The Serfas E-Lume 450 Headlight
Another light so good that it has its own review – which you can see here. I like this light so much that I bought Mrs. Average Joe Cyclist one for Christmas (and some other stuff too – I may be a lot of things, but I’m not cheap!)
CatEye Econom Head Light Rechargeable HL-EL340RC CatEye is a brand known for quality, which is obviously what you want from something that could save your life.
This front light is powerful enough that you can ride fast, while not being too horrible for oncoming cyclists or pedestrians. A nice plus is the little side lights that improve side visibility. You can buy these from from Amazon for less than $50. It’s cheaper than the Serfas light and the Lumin light, but then it’s not nearly as bright as them. You get what you pay for. For the price, it’s a good light.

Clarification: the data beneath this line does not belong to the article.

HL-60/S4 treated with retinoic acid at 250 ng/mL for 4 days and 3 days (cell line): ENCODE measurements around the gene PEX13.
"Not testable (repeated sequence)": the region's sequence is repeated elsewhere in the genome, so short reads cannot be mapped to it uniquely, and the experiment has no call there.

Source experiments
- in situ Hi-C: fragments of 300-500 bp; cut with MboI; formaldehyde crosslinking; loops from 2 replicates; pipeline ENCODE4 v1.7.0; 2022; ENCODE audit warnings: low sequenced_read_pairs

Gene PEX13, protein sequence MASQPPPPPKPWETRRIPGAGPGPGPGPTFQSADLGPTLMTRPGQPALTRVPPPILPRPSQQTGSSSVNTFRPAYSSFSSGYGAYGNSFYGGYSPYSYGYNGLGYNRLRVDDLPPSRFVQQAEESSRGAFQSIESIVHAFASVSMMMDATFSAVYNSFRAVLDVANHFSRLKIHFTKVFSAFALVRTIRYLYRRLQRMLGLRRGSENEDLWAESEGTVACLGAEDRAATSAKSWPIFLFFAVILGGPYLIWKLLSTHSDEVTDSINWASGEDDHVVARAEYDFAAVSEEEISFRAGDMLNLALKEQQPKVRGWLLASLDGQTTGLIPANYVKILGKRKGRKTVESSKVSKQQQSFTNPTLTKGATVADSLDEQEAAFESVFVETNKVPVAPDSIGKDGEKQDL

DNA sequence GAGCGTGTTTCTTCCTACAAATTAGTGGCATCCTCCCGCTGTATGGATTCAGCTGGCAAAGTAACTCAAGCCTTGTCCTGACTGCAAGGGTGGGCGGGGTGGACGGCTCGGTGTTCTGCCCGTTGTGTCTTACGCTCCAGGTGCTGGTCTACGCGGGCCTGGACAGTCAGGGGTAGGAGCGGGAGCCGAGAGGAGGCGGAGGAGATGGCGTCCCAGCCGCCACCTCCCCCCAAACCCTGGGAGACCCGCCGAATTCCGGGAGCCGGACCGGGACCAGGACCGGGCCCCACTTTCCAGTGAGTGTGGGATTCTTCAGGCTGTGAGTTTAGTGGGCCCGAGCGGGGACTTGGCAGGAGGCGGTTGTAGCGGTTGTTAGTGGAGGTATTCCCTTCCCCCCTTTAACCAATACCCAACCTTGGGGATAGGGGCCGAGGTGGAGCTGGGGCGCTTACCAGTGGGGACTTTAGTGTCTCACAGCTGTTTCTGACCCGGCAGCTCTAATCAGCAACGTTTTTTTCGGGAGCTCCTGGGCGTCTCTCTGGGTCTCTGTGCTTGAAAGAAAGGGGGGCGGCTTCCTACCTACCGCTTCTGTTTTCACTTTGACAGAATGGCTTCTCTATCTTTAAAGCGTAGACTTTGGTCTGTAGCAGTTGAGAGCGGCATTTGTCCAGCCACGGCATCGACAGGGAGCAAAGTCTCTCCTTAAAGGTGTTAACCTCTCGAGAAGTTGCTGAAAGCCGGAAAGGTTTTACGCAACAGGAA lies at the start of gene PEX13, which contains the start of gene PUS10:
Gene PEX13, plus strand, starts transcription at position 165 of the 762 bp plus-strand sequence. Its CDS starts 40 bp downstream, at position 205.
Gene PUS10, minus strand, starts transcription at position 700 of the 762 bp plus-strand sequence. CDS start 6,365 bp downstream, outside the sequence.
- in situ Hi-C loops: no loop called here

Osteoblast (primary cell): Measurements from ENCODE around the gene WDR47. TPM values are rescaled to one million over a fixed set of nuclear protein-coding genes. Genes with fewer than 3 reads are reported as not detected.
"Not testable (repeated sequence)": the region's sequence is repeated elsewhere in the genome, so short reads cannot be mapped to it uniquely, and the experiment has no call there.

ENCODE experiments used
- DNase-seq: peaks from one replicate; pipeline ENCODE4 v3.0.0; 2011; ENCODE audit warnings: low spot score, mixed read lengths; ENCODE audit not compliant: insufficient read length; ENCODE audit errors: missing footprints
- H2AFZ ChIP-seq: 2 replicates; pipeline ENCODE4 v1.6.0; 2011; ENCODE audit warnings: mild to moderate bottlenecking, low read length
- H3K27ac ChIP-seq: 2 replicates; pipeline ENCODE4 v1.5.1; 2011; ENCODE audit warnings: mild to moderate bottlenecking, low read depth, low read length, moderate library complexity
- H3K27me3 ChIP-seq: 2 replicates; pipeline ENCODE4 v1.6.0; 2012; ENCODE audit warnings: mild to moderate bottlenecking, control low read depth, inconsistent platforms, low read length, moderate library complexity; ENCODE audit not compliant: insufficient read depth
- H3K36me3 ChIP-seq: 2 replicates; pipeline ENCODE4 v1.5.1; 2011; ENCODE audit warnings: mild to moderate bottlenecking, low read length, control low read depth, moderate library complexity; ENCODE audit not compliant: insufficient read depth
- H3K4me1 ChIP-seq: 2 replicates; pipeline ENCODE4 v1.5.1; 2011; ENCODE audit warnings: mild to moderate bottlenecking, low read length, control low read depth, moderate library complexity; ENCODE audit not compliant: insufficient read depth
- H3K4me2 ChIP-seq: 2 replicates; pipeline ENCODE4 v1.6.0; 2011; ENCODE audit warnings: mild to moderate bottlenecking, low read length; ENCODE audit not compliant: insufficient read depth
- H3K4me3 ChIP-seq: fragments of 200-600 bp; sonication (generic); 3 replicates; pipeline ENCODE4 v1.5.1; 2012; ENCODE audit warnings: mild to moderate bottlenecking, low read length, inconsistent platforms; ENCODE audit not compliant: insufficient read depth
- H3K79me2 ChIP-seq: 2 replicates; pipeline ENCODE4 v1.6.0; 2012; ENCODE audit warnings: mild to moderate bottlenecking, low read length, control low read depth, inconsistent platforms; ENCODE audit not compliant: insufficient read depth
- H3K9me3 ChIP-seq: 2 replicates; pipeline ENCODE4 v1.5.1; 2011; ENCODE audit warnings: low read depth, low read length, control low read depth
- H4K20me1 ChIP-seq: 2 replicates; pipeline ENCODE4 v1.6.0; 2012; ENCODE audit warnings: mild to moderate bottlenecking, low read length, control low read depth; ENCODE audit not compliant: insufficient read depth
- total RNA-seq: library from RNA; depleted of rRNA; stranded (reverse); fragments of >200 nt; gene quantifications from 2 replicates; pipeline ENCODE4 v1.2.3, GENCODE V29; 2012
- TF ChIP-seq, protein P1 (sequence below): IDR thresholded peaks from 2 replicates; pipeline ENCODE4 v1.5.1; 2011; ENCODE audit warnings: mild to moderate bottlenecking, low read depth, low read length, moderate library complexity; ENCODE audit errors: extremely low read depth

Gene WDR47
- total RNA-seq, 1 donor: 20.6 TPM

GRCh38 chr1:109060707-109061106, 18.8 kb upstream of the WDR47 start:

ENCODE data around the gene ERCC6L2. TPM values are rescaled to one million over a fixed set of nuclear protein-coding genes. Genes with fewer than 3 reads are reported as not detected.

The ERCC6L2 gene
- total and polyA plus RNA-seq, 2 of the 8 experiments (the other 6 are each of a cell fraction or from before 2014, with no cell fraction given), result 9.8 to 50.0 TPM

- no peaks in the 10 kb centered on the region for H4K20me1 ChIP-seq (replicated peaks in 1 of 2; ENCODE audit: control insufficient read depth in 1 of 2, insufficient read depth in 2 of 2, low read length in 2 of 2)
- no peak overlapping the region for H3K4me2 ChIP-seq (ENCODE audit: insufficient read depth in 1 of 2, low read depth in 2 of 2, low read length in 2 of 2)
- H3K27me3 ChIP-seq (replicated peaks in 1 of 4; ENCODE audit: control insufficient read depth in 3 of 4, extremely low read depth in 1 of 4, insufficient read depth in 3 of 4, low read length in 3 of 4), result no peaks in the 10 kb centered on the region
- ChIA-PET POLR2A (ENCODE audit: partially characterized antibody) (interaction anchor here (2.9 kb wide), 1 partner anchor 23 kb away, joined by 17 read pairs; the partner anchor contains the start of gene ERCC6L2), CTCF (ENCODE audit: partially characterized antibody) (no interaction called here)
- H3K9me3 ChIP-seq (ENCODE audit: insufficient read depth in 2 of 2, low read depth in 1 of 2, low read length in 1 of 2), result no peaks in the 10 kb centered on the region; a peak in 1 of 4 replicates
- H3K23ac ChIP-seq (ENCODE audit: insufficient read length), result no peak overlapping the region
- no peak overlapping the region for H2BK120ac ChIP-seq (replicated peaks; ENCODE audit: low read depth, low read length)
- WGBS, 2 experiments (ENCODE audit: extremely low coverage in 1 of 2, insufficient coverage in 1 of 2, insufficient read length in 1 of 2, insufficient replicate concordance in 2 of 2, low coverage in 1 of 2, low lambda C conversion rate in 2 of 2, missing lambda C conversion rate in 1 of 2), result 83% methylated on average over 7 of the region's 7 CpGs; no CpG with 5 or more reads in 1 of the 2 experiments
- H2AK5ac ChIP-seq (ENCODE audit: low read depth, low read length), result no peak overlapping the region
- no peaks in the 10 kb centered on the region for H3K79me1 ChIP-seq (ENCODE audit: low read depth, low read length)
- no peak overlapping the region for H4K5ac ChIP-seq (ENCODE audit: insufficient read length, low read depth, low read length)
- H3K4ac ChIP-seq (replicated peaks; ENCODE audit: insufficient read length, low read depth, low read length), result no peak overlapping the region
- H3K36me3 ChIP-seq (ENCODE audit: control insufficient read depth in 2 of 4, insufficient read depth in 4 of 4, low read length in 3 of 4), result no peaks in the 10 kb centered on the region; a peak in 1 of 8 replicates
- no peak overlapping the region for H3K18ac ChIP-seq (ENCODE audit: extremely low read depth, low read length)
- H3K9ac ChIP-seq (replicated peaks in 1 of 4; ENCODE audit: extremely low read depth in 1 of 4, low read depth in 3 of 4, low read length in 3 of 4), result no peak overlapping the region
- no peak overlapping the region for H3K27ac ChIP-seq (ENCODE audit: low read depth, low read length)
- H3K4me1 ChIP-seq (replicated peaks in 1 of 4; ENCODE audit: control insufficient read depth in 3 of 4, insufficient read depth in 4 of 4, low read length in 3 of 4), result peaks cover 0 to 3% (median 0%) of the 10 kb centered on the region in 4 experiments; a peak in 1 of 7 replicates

Rear Lights for Road/Commuter Bikes
Serfas Thunderbolt (UTL-6) bike taillight
A star is born! This is a great new taillight – very small, inexpensive (less than $40) – that attaches with silicone stays to pretty much any part of your bike. I move it from bike to bike, so I only need one great taillight for three bikes. Read my full review here.
Cateye Rapid 3 (rear)
This rear light gives great visibility without completely blinding those behind you. A nice feature is that it switches back on in the mode in which you turned it off. This will be a relief to all those who get irritated cycling through their light options every morning, trying to find the one and only mode that they use. Run time is up to three hours on constant, 80 in flashing and 20 hours in rapid mode. It attaches via the new Cateye FlexTight bracket, making mounting and taking it off easy. At less than $20, this light is a great buy.